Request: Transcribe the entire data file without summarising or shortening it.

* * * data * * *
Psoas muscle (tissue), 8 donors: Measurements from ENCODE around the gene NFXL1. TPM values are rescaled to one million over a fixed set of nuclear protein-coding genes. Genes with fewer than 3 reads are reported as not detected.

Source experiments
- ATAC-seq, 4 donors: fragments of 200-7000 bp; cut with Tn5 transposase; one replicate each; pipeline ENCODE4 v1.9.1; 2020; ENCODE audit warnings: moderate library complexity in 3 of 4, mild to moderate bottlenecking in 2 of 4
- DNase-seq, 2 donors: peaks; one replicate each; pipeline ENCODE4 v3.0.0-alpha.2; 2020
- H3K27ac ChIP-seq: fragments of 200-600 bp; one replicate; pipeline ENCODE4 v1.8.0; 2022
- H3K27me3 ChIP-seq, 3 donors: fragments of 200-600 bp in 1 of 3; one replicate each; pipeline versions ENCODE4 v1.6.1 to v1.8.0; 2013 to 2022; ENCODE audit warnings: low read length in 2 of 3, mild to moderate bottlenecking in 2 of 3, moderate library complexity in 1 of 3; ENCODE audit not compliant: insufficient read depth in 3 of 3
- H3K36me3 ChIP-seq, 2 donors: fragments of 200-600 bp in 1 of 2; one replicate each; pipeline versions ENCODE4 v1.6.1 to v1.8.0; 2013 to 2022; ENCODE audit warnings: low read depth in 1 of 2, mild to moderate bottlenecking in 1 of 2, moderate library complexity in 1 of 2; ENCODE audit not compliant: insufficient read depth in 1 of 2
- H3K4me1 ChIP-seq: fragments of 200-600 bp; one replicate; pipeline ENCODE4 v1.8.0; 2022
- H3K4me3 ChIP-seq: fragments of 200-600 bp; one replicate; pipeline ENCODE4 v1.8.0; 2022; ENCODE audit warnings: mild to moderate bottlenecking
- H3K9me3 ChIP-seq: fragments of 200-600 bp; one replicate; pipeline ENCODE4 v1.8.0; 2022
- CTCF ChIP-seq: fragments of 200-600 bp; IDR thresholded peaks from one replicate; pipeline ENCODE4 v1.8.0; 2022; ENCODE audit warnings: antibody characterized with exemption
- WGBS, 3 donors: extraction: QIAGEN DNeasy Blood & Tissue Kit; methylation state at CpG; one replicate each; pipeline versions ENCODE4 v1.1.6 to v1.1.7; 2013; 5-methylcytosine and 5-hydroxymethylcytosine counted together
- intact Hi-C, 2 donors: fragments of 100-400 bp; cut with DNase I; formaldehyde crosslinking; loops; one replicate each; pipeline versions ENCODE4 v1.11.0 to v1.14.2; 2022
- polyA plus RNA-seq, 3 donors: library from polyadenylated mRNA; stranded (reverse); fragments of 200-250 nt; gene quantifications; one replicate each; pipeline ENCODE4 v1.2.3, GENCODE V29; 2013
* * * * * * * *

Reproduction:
Psoas muscle (tissue), 8 donors: Measurements from ENCODE around the gene NFXL1. TPM values are rescaled to one million over a fixed set of nuclear protein-coding genes. Genes with fewer than 3 reads are reported as not detected.

Source experiments
- ATAC-seq, 4 donors: fragments of 200-7000 bp; cut with Tn5 transposase; one replicate each; pipeline ENCODE4 v1.9.1; 2020; ENCODE audit warnings: moderate library complexity in 3 of 4, mild to moderate bottlenecking in 2 of 4
- DNase-seq, 2 donors: peaks; one replicate each; pipeline ENCODE4 v3.0.0-alpha.2; 2020
- H3K27ac ChIP-seq: fragments of 200-600 bp; one replicate; pipeline ENCODE4 v1.8.0; 2022
- H3K27me3 ChIP-seq, 3 donors: fragments of 200-600 bp in 1 of 3; one replicate each; pipeline versions ENCODE4 v1.6.1 to v1.8.0; 2013 to 2022; ENCODE audit warnings: low read length in 2 of 3, mild to moderate bottlenecking in 2 of 3, moderate library complexity in 1 of 3; ENCODE audit not compliant: insufficient read depth in 3 of 3
- H3K36me3 ChIP-seq, 2 donors: fragments of 200-600 bp in 1 of 2; one replicate each; pipeline versions ENCODE4 v1.6.1 to v1.8.0; 2013 to 2022; ENCODE audit warnings: low read depth in 1 of 2, mild to moderate bottlenecking in 1 of 2, moderate library complexity in 1 of 2; ENCODE audit not compliant: insufficient read depth in 1 of 2
- H3K4me1 ChIP-seq: fragments of 200-600 bp; one replicate; pipeline ENCODE4 v1.8.0; 2022
- H3K4me3 ChIP-seq: fragments of 200-600 bp; one replicate; pipeline ENCODE4 v1.8.0; 2022; ENCODE audit warnings: mild to moderate bottlenecking
- H3K9me3 ChIP-seq: fragments of 200-600 bp; one replicate; pipeline ENCODE4 v1.8.0; 2022
- CTCF ChIP-seq: fragments of 200-600 bp; IDR thresholded peaks from one replicate; pipeline ENCODE4 v1.8.0; 2022; ENCODE audit warnings: antibody characterized with exemption
- WGBS, 3 donors: extraction: QIAGEN DNeasy Blood & Tissue Kit; methylation state at CpG; one replicate each; pipeline versions ENCODE4 v1.1.6 to v1.1.7; 2013; 5-methylcytosine and 5-hydroxymethylcytosine counted together
- intact Hi-C, 2 donors: fragments of 100-400 bp; cut with DNase I; formaldehyde crosslinking; loops; one replicate each; pipeline versions ENCODE4 v1.11.0 to v1.14.2; 2022
- polyA plus RNA-seq, 3 donors: library from polyadenylated mRNA; stranded (reverse); fragments of 200-250 nt; gene quantifications; one replicate each; pipeline ENCODE4 v1.2.3, GENCODE V29; 2013